Egypt's President Abdel Fattah al-Sisi and German Chancellor Angela Merkel meet at the Ittihadiya presidential palace in Cairo, Egypt March 2, 2017. 

© 2017 Reuters

German police have cancelled planned training for Egyptian Interior Ministry officers that would have included sessions on monitoring the internet. The training was to have been part of German-Egyptian cooperation on counter-terrorism.

The government response to lawmakers, that Human Rights Watch reviewed, said the cancellation was prompted by fears that the skills may be “used to pursue other groups” – a clear reference to how the Egyptian government has been using counter-terrorism as a pretext to crush all forms of opposition, including by using mass surveillance, torture, enforced disappearances, and mass death sentences.

This is exactly the kind of step that Germany, as well as Egypt’s other allies, should take.

Egyptian officials have long used the violent extremism which Egypt faces as an excuse to eradicate their peaceful critics. In May, the government blocked the websites of 21 political groups and news outlets. As of October, the number of blocked websites reached 425, according to the Association for Freedom of Thought and Expression, an independent Egyptian group. While some of the websites blocked did host some extremist material, the vast majority are independent news websites and rights organizations including the websites of Human Rights Watch, Reporters Without Borders, and Qantara, which is sponsored by Germany’s Foreign Affairs Ministry.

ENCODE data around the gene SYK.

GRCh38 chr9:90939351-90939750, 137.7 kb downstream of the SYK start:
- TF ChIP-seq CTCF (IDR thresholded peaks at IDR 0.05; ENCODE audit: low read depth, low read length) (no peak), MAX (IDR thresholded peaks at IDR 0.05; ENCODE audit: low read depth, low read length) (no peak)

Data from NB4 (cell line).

The government is clearly using the security technology it acquires from abroad to pursue all independent voices in the country, including those that promote dialogue and human rights.

And it’s not just organizations being targeted either. Gay and transgender people are also being spied on, entrapped and arrested by police through social media platforms.

It would be great to see more decisions like Germany’s. First and foremost, European Union rules state that it is strictly prohibited for member states to provide military and security assistance if it might be used for internal repression. Second, continuing to provide abusive security forces with technology and training may eventually amount to complicity in such abuses.

Finally, simply raising human rights issues with Egyptian officials in meetings has proved not to be enough.  Germany’s bold move shows what is really needed if Egypt is ever to be persuaded to end its wholesale repression of dissent.